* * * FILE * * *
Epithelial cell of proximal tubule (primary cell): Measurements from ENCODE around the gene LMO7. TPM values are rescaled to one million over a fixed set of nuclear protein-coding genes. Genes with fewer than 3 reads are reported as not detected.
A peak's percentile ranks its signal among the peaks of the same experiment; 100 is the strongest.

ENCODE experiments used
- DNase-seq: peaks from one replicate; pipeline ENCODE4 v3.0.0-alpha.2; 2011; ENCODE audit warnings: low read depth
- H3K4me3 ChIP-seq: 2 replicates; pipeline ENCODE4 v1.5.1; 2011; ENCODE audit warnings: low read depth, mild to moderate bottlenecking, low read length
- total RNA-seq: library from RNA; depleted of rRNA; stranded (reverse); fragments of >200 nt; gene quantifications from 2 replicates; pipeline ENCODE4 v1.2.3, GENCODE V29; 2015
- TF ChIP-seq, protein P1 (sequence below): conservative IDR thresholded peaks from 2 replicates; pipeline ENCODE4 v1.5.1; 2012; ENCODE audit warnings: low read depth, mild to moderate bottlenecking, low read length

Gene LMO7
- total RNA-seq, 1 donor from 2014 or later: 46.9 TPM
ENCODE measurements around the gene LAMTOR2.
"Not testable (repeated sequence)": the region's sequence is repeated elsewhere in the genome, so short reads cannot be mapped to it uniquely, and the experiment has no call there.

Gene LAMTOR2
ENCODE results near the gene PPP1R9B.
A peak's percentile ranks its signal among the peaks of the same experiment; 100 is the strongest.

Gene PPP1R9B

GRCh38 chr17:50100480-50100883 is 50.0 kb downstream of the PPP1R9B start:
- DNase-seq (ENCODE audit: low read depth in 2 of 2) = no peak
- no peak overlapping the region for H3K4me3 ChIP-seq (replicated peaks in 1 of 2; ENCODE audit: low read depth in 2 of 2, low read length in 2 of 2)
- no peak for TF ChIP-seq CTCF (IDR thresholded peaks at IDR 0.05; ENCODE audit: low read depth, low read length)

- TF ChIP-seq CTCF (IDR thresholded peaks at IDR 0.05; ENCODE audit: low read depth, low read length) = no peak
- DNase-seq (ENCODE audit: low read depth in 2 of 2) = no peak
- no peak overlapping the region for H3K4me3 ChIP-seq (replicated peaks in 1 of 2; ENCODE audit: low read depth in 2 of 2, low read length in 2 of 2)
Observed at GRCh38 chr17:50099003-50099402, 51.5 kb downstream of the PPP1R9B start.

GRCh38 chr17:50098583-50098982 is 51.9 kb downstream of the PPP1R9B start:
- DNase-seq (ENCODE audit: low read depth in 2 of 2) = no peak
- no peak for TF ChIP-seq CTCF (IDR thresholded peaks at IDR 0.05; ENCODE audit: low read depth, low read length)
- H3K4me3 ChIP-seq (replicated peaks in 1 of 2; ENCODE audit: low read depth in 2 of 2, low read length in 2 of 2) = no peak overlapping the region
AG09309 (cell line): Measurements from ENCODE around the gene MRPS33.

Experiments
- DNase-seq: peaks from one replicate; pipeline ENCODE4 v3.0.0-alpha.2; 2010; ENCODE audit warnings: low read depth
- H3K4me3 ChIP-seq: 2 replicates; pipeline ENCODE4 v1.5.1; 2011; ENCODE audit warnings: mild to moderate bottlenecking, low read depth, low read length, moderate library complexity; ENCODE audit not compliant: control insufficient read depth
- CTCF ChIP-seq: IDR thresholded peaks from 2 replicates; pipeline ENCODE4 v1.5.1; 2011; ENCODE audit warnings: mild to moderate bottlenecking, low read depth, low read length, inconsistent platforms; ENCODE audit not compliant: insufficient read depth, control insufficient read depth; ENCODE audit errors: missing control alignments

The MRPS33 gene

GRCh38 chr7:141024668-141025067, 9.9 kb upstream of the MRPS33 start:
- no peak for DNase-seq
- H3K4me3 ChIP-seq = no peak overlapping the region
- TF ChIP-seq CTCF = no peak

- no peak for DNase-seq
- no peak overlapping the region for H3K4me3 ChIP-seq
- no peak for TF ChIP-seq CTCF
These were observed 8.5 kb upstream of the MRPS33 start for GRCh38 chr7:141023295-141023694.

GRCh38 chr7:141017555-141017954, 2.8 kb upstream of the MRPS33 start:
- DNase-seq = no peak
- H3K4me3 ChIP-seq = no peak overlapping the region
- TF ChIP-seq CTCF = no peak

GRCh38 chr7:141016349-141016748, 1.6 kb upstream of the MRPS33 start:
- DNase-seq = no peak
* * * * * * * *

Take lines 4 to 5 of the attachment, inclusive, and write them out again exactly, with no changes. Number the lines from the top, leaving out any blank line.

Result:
- DNase-seq: peaks from one replicate; pipeline ENCODE4 v3.0.0-alpha.2; 2011; ENCODE audit warnings: low read depth
- H3K4me3 ChIP-seq: 2 replicates; pipeline ENCODE4 v1.5.1; 2011; ENCODE audit warnings: low read depth, mild to moderate bottlenecking, low read length